Bangernomics: Meet Skippy, the AutoClassics Maestro

Most people would look at a beige Austin Maestro in a skip and laugh. We rescued the unloved BL stalwart with plans to donate the vehicle to charity Starter Motor – here's what happened...

To someone who already knows the story surrounding ‘Skippy’ the Maestro, his rescue was a necessary duty. That’s why, when no one else would rise to the challenge, I felt the need to step in and prevent the world’s most abused Austin from an undignified end. Witnessing its little beige face being fed into the crusher after such a hard life would have been similar to watching someone give Gandhi a thorough kicking while standing idle.

Protruding from the yellow skip on Haverhill Vauxhall’s forecourt, advertising their new hellish scrappage scheme, Skippy was destined to become bean tins. And probably Lidl ones, at that. After residing in various scrapyards and being used to teach various unsympathetic teenagers to drive, the Maestro was in a hell of a state. Worth a whole £10, its fate was sealed.

More on the surprisingly tough Austin Maestro...

However, after an email from Tanya Field of the Montego and Maestro Owners Club explaining the situation, I weirdly found myself in a friend's Jag XJ hurtling south to reach the dealership, only minutes before the scrap man arrived with his low-loader of death. There, on a blisteringly cold December morning, Skippy found a new home. You may laugh, but the humble Maestro lineage has quite the following – and there were plans for Skippy's use.

Could this be the worst car ever?

We only got a quick glance over the Maestro when still in the skip, but what was witnessed rang alarm bells. The interior was held together purely by hope, while the bodywork appeared to have been styled by Father Ted with his hammer. Nonetheless, we agreed on a collection date with the help of Thistle Towing to assist Skippy’s escape.

Except, when turning up the following Sunday, the Maestro had already been ejected from the skip and hidden away at the very back of Vauxhall’s staff car park. The roof had fresh damage, while the windscreen had cracked, leaving us with a fear that the subframe could be twisted; probably from its rough exit at the hands of an unknown party.

Finally able to inspect the underside and open the doors, we discovered that the Austin’s A-pillars were all but a memory and rust was rampant over the body panels. I was advised to walk away but could see the glint on those square headlamps like the eyes of an abused dog. He was coming home with us. Even if, with all the photographs being taken, it was only just sinking in that this was my vehicle. What the hell was I doing?

Would it start?

That pleading look turned into one of terror upon arrival in at Skippy's storage facility as the bonnet was swiftly crowbarred open and a new battery connected up for an immediate health check. Injecting the fuel straight into the carburettor and cleaning the spark plugs left us only one problem – finding something to fit the damaged ignition, seeing as Skippy’s keys had long been lost before we got our mitts on him.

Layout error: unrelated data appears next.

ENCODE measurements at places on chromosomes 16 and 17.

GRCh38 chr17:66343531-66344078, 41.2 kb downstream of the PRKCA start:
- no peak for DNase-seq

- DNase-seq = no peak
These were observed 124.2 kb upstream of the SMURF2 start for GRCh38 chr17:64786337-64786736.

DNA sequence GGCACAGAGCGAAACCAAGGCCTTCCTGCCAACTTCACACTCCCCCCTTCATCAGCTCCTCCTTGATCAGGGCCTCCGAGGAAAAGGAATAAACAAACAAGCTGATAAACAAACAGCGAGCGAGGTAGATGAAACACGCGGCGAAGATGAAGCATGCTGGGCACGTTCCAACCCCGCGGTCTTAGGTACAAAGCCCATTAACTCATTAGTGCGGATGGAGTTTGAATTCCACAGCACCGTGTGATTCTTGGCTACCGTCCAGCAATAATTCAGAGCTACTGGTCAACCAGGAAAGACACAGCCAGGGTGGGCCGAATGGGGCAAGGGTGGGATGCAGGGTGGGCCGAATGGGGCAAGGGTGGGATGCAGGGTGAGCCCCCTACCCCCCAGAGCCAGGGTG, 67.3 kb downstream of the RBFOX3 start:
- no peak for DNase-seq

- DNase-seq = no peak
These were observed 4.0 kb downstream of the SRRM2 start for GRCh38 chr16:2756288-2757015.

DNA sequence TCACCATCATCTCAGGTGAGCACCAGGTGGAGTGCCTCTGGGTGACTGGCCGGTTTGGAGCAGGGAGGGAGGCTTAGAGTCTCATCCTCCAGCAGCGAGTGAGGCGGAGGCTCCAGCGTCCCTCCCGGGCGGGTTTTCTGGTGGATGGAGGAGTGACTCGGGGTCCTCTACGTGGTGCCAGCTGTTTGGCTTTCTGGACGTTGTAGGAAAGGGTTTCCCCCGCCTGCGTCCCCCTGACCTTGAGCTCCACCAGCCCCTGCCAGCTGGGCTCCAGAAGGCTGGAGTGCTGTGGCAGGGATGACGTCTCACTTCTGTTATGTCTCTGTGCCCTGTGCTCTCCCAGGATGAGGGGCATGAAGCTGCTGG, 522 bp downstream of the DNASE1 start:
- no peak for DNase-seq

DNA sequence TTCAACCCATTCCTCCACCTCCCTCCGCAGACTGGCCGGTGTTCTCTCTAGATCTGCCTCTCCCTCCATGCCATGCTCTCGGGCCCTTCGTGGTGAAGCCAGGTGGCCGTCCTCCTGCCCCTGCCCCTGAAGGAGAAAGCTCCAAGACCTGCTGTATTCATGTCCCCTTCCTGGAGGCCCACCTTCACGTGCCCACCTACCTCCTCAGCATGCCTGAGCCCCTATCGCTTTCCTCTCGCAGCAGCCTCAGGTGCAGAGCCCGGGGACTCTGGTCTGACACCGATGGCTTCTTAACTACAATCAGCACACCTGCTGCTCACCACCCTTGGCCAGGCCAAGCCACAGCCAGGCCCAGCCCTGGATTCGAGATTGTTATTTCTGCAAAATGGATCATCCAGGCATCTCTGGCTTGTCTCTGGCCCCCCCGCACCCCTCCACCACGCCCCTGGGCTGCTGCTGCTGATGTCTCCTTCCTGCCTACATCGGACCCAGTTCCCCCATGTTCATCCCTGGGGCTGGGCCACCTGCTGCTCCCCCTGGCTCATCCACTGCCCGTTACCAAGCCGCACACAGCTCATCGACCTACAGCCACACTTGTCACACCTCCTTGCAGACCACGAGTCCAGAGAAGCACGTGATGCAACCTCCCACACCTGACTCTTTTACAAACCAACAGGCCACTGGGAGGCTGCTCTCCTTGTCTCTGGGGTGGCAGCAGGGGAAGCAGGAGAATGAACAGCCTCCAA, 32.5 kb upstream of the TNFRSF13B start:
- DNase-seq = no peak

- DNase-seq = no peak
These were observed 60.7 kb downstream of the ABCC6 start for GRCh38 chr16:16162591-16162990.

Using a spoon twice the value of the actual car, the ignition lights flared up and, unbelievably, the engine spluttered into life on two-cylinders, then three, then the whole whack after a prolonged turn of the spoon. The exhaust reek could have floored a rhinoceros, but Skippy was alive. The mushroom cloud could be seen for miles, but there was life under the bonnet.

There were no brakes and the clutch biting point was almost in the dashboard, only discovered after stupidly taking the car for a quick test drive down the garden – and through the fence. All four tyres boasted enough canvas to paint on, but Skippy still hauled himself out with gusto. Sadly, one tyre slipped off the rim on the return leg back to the courtyard, leaving a deep trench in it's wake. My housemate of the time was far from amused.

That was nearly a year ago, over which time the Maestro has sat idle in a courtyard due mainly to a lack of time on my behalf. Not to say he hasn’t been anywhere, trailered to the NEC Restoration Event in Birmingham to rust all over the Federation of Historic Vehicle Clubs' stand.

The car seemed to be quite an attraction, but this left a lasting problem I couldn’t seem to escape. Nearly all persons viewing the Maestro expect to see him transformed from a deathtrap with seats into a concours, mint-condition vehicle for show stands and club outings. That would be a mammoth task and, seeing as I’m downright dangerous with a welder, probably fatal for anyone within a mile radius of my house.

A new home with charity Starter Motor

It was after putting out the latest welding fire that the penny dropped. While I couldn't singlehandedly bring Skippy back to life, there was a charity on site at Bicester Heritage that would do the car justice. Starter Motor is dedicated to providing younger folk with access to old cars in which to hone mechanical skills. Always on the lookout for a vehicle yet with little budget to play with, gifting the Maestro to the charity would find a second life for Skippy and provide a basic vehicle for teaching vital skills to teenagers.

Starter Motor's head honcho agreed to take the vehicle with a huge grin – not the response I was expecting. Though tough to see Skippy off, I'm certain that he's in better hands than I could offer.

Photos by Gillian Carmoodie

Classic Cars for Sale